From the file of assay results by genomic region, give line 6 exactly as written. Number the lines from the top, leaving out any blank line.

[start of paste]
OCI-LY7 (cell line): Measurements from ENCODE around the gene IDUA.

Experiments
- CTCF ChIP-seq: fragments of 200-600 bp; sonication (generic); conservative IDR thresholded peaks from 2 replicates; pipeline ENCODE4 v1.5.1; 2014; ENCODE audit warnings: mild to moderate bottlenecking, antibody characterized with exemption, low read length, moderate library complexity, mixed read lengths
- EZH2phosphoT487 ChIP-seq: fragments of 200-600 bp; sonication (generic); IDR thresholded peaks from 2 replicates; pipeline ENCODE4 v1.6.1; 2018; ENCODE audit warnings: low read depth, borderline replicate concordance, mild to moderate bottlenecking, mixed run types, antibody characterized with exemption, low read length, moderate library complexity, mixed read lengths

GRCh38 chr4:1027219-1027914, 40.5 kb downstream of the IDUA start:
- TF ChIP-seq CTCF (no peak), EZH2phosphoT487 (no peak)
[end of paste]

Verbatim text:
- TF ChIP-seq CTCF (no peak), EZH2phosphoT487 (no peak)